Cautions: Taking oral aloe vera in combination with type 2 diabetes medications can cause a serious drop in blood sugar levels. Aloe vera may also have a laxative effect that could interfere with absorption of other medications.


This plant chemical found in barberry, goldenseal, goldthread, Oregon grape and tree turmeric may be beneficial in reducing blood glucose levels and insulin resistance. It may also boost lipid metabolism in type 2 diabetes. Taken orally, it is considered safe in doses of 200 to 1,000 mg two to three times daily.

Cautions: Berberine may cause nausea, diarrhea, gas and constipation.

Vitamin D

Studies have shown low vitamin D levels increase the risk for type 2 diabetes. Some research indicates a link between vitamin D and insulin resistance. Vitamin D3 could provide some protection against insulin resistance by lowering inflammation, which increases the risk of insulin resistance.

Low vitamin D levels may also be associated with future development of type 2 diabetes, although study results are mixed. While it is not clear exactly how vitamin D works to regulate blood glucose, it does appear to play a role in diabetes.

Low vitamin D levels are common, affecting an estimated 4 in 10 adults. The main source of vitamin D comes from sunlight. The vitamin can also be found in egg yolks, fatty fish and fortified milk and cereals.

Cautions: Before starting vitamin D supplements, talk with your doctor about getting tested. A simple blood test can determine whether your level is within the normal range. Very high doses of vitamin D can be toxic in rare cases.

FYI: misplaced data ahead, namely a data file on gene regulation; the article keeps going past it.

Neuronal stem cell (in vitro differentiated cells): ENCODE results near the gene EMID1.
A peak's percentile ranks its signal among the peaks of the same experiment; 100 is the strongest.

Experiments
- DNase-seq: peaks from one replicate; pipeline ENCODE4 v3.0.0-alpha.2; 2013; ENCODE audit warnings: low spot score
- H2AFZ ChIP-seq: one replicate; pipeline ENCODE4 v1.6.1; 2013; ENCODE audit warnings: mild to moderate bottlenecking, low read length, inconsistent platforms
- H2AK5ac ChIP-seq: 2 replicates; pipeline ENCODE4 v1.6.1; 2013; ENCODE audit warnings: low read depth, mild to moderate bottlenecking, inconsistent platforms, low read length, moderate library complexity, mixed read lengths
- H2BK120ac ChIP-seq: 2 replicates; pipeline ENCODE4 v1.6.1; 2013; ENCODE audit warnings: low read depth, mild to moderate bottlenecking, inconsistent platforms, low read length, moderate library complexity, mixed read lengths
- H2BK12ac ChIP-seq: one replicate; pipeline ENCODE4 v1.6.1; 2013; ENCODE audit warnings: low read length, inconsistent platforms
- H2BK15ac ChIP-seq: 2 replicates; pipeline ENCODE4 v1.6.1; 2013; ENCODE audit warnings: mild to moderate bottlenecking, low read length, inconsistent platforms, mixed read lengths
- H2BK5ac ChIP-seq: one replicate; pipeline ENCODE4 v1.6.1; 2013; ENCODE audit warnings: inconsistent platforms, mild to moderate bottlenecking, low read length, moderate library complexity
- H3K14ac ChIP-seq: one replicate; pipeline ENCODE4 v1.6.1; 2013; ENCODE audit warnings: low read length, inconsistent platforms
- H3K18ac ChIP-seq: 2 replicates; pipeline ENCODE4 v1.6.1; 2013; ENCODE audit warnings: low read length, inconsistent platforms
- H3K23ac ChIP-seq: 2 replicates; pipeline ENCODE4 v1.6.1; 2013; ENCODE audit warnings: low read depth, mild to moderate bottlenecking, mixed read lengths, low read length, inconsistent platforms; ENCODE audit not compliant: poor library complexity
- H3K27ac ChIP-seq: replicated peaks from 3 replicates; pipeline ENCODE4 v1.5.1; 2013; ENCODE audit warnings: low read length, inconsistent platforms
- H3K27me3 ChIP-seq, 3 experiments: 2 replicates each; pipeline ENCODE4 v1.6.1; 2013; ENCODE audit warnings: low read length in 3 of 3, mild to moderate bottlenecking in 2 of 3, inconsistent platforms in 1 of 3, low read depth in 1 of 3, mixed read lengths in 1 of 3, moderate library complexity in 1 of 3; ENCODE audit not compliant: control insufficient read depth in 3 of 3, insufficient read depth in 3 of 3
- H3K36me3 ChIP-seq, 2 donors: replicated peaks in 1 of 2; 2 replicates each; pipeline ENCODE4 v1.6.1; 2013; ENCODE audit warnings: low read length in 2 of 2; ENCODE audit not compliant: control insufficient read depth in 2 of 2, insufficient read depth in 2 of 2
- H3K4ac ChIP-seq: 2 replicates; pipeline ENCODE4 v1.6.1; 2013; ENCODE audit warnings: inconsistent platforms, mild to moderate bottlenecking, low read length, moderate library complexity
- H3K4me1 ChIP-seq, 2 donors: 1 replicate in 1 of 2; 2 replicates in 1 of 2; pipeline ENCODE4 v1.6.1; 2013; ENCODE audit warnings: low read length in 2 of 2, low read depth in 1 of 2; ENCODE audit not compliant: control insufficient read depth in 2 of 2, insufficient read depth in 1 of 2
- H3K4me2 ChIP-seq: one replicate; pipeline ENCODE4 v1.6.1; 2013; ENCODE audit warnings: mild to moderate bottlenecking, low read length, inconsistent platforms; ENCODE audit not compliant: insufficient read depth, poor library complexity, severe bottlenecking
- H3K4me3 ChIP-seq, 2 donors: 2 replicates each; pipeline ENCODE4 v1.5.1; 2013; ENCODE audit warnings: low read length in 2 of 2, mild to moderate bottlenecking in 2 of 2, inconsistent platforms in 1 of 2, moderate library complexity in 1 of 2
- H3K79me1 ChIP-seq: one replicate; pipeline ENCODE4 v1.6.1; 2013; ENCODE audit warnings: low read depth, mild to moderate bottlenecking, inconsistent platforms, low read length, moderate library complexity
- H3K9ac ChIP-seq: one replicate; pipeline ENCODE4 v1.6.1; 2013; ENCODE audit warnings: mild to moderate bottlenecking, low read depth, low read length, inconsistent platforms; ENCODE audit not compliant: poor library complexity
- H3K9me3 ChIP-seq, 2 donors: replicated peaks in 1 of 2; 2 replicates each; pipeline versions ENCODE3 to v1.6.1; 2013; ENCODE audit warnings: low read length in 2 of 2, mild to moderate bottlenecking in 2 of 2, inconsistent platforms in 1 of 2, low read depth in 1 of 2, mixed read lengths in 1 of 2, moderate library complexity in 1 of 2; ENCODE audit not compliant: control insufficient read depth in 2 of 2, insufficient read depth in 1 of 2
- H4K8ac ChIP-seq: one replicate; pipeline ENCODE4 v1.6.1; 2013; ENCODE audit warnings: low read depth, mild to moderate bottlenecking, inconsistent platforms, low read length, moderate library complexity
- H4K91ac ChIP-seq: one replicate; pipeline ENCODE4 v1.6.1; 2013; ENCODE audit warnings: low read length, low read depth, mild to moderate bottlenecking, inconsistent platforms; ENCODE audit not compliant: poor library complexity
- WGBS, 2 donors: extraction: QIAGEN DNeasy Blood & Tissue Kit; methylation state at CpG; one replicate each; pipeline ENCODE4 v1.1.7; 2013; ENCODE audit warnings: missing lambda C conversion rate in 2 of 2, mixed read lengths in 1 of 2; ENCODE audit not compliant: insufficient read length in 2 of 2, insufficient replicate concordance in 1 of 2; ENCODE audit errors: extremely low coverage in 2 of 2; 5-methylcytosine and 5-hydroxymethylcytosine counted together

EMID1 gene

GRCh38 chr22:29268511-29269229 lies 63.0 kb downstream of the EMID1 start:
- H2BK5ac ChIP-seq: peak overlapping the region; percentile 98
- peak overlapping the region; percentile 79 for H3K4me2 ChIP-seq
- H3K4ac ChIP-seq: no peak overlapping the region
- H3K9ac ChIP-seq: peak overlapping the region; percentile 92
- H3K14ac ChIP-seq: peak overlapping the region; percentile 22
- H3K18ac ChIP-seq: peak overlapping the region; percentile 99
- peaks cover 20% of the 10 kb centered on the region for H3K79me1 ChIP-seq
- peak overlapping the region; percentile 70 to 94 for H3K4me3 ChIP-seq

According to the National Center for Complementary and Integrative Health (NIH), individuals with diets higher in magnesium have a lower risk of developing diabetes. Foods rich in magnesium include legumes, seeds, nuts, whole grains, and spinach. Some studies indicate magnesium supplements may improve blood sugar control and insulin sensitivity in those with diabetes or prediabetes.

Cautions: Magnesium supplements can interfere with several types of medications including bisphosphonates, antibiotics, diuretics, and proton pump inhibitors.

A Multifaceted Approach to Managing Diabetes

Diabetes impacts almost every part of your body. Diabetes management means controlling your blood sugar, blood pressure numbers and cholesterol. It requires a multifaceted approach including a healthy diet, exercise, medications, and possibly supplements. Working with your healthcare team to manage your risks and determine the best treatment options will help you achieve your best health.

The content of this site is for informational purposes only and should not be taken as professional medical advice. Always seek the advice of your physician or other qualified healthcare provider with any questions you may have regarding any medical conditions or treatments.